In addition to enhancing the baroclinic instability of the frontal boundary current, the loss of buoyancy also modified the stratification characteristics in the upper layer of the water column and introduced stronger entrainment mechanisms that brought more nutrients into the euphotic layer. This subsequently resulted in larger and more widespread phytoplankton production due to the distribution of nutrients by the mesoscale eddies and boundary currents (Fig 8c). A comparable entrainment rate was, however, not equally effective in bringing nutrients into the surface layer within the offshore waters beyond the frontal zone because of a lack of a strong upwelling motion in the ageostrophic motion. This implies that pure convection-induced biological production within the interior waters is only possible when strong deep convection events follow strong cold air outbreak events.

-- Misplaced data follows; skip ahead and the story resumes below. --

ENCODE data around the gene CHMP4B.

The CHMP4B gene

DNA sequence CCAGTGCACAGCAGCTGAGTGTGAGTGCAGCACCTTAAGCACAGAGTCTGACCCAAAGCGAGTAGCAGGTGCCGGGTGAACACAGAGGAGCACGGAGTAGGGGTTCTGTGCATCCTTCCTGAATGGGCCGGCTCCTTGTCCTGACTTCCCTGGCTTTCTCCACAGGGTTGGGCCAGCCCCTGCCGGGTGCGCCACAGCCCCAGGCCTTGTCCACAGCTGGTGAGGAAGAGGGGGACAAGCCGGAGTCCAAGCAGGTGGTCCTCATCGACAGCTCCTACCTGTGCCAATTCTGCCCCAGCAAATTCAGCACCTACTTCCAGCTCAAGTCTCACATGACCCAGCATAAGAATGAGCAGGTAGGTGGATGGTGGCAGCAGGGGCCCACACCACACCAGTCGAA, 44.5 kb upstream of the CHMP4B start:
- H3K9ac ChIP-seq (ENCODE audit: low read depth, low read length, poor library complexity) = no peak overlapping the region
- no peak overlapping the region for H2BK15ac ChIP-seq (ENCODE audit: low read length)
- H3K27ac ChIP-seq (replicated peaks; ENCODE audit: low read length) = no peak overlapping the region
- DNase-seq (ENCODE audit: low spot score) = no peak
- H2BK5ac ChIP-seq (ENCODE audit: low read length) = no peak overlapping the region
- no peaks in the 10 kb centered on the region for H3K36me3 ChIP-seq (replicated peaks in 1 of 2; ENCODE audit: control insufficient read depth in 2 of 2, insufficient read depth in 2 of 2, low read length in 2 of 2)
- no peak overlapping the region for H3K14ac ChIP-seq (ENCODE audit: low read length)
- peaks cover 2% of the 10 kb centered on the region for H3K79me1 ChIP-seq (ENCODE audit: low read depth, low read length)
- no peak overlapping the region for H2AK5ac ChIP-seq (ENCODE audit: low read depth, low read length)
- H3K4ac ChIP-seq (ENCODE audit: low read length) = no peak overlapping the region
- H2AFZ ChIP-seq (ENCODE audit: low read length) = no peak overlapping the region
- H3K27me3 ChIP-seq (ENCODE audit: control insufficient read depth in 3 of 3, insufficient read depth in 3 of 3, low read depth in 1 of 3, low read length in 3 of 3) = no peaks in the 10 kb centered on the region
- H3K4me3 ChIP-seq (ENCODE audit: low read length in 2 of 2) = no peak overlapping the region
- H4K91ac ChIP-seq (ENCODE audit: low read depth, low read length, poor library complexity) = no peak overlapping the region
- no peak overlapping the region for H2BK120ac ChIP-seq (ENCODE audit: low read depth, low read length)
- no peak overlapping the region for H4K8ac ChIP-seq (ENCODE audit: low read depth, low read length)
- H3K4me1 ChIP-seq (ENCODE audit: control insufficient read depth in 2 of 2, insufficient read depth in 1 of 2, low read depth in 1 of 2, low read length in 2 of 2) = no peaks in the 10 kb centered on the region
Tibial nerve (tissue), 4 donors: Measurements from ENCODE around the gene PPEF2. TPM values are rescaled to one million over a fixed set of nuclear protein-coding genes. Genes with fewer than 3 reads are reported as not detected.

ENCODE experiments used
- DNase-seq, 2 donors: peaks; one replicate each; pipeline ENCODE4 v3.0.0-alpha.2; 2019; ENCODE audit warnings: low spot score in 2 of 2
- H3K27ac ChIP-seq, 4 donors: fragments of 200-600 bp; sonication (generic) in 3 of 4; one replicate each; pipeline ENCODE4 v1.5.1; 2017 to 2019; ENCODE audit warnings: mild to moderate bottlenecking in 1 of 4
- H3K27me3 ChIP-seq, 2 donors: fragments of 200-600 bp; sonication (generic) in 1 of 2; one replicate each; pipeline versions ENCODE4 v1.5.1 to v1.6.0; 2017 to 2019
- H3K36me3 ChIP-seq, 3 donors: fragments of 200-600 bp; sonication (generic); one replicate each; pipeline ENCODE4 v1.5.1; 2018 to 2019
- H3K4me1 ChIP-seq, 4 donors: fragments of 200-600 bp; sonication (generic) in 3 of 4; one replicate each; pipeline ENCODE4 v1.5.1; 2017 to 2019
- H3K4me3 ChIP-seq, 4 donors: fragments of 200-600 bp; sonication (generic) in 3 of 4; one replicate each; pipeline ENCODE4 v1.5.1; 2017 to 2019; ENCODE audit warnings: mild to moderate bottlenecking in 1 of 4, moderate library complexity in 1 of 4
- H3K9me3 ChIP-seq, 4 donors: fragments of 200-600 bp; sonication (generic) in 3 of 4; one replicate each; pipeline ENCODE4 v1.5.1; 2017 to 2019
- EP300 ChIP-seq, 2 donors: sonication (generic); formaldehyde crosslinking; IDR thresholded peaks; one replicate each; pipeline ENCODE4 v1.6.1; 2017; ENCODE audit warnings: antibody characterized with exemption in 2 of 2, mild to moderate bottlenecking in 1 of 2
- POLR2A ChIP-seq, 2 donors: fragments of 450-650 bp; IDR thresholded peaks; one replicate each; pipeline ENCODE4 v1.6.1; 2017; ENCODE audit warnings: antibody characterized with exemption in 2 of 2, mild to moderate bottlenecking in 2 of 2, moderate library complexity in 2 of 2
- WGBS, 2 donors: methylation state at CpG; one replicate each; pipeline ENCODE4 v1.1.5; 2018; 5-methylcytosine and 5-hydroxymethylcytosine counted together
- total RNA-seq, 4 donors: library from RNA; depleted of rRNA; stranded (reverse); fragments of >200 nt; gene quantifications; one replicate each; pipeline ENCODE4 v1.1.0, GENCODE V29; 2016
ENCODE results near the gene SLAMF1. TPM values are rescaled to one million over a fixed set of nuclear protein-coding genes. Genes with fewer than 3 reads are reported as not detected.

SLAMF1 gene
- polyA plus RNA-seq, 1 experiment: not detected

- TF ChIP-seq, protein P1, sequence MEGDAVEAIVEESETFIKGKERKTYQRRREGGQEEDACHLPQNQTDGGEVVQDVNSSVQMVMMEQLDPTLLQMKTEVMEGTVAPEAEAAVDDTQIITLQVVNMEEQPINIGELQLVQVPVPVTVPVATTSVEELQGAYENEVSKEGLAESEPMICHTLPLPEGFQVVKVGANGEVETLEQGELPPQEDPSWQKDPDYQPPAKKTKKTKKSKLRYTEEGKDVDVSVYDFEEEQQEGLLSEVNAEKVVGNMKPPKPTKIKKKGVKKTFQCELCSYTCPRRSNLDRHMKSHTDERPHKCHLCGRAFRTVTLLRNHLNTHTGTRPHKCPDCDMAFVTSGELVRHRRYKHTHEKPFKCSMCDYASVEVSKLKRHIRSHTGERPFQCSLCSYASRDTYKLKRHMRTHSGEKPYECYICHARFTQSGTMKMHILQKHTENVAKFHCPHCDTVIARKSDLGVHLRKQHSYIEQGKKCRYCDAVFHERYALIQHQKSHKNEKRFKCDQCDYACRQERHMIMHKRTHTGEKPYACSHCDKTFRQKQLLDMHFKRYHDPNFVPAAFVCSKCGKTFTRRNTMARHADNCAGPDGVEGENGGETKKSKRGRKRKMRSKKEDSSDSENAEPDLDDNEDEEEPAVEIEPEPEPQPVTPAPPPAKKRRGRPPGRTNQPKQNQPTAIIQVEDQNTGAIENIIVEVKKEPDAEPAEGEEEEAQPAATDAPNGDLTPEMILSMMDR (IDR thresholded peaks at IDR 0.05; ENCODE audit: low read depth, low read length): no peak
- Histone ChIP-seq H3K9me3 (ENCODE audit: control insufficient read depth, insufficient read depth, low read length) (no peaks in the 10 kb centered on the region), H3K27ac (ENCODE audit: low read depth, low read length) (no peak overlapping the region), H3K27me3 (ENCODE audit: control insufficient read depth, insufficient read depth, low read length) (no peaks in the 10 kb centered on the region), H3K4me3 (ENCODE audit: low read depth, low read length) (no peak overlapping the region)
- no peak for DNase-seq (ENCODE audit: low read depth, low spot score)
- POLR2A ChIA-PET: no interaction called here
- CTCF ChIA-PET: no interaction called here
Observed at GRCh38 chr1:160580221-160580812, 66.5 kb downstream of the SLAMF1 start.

The considerable modifications to the vertical structure in the transect across the Balearic Sea are shown in Fig 13 with respect to the unforced case shown in Fig 10. The major alterations consisted of erosion of the stratification within the upper 100 m, outcropping of 28.8 and 28.9 kg m-3 isopycnals at the surface within the interior region between the two frontal zones on both sides of the transect, and a stronger cross-frontal density gradient on the western front between 28.75–28.95 kg m-3 (Fig 13a). Deepening of the surface mixed layer however did not take place within the frontal zone or its onshore side because of a strong upward motion counterbalancing the buoyancy-induced destratification. The front was accompanied by strong anticyclonic vorticity close to unity (Fig 13d), and upward vertical velocities up to 80 m d-1 (Fig 13e). The offshore side of the front was characterized by a cyclonic vorticity zone associated with a strong downwelling vertical motion (Figs 13d and 13e). Fig 13c shows relatively high phytoplankton biomass generation on the onshore side of the front and its subduction on the offshore side (extended to 85 km along the transect). The coastal region to the west of the front was identified by a cyclonic vorticity and upward vertical velocities of approximately 20 m d-1 that supported a phytoplankton biomass comparable to that of the frontal zone. Two similar narrow zones on both sides of the location at 100 km along the transect had similar features. They were characterized by a relatively weak cyclonic vorticity (< 0.5), but relatively strong upward vertical velocities of up to 40 m d-1 and high phytoplankton biomass zones. A clear upwelling signature was evident from the upward rising of the nitraclines in these two narrow upwelling zones (Fig 13b). A similar signature of upward rising nitraclines was also noted at the frontal zone. Thus, the Balearic transect had contributions from frontal processes, but also the quasigeostrophic eddy pumping and related mesoscale processes to the biological production in the CB region.